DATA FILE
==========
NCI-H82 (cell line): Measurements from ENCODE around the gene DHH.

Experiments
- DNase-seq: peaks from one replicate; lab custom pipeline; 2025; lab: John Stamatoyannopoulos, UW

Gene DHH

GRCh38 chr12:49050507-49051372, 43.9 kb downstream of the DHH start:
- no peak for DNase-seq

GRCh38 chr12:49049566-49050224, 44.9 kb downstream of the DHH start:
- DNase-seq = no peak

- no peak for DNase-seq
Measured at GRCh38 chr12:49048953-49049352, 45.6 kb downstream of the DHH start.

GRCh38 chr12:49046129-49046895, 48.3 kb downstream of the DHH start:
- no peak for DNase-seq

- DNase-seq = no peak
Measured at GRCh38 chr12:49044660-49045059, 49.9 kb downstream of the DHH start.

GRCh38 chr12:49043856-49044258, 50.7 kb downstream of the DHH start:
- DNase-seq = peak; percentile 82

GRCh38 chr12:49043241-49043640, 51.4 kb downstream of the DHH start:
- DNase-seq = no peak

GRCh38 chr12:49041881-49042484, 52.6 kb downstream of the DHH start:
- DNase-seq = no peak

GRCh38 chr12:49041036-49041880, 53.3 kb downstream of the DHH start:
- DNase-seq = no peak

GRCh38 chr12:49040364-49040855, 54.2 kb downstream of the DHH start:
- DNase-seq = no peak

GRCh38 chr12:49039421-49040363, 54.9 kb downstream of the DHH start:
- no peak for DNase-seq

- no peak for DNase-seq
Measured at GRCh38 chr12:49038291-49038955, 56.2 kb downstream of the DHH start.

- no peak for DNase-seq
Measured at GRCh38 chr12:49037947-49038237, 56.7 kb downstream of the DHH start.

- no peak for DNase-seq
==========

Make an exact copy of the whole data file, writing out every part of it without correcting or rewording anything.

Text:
NCI-H82 (cell line): Measurements from ENCODE around the gene DHH.

Experiments
- DNase-seq: peaks from one replicate; lab custom pipeline; 2025; lab: John Stamatoyannopoulos, UW

Gene DHH

GRCh38 chr12:49050507-49051372, 43.9 kb downstream of the DHH start:
- no peak for DNase-seq

GRCh38 chr12:49049566-49050224, 44.9 kb downstream of the DHH start:
- DNase-seq = no peak

- no peak for DNase-seq
Measured at GRCh38 chr12:49048953-49049352, 45.6 kb downstream of the DHH start.

GRCh38 chr12:49046129-49046895, 48.3 kb downstream of the DHH start:
- no peak for DNase-seq

- DNase-seq = no peak
Measured at GRCh38 chr12:49044660-49045059, 49.9 kb downstream of the DHH start.

GRCh38 chr12:49043856-49044258, 50.7 kb downstream of the DHH start:
- DNase-seq = peak; percentile 82

GRCh38 chr12:49043241-49043640, 51.4 kb downstream of the DHH start:
- DNase-seq = no peak

GRCh38 chr12:49041881-49042484, 52.6 kb downstream of the DHH start:
- DNase-seq = no peak

GRCh38 chr12:49041036-49041880, 53.3 kb downstream of the DHH start:
- DNase-seq = no peak

GRCh38 chr12:49040364-49040855, 54.2 kb downstream of the DHH start:
- DNase-seq = no peak

GRCh38 chr12:49039421-49040363, 54.9 kb downstream of the DHH start:
- no peak for DNase-seq

- no peak for DNase-seq
Measured at GRCh38 chr12:49038291-49038955, 56.2 kb downstream of the DHH start.

- no peak for DNase-seq
Measured at GRCh38 chr12:49037947-49038237, 56.7 kb downstream of the DHH start.

- no peak for DNase-seq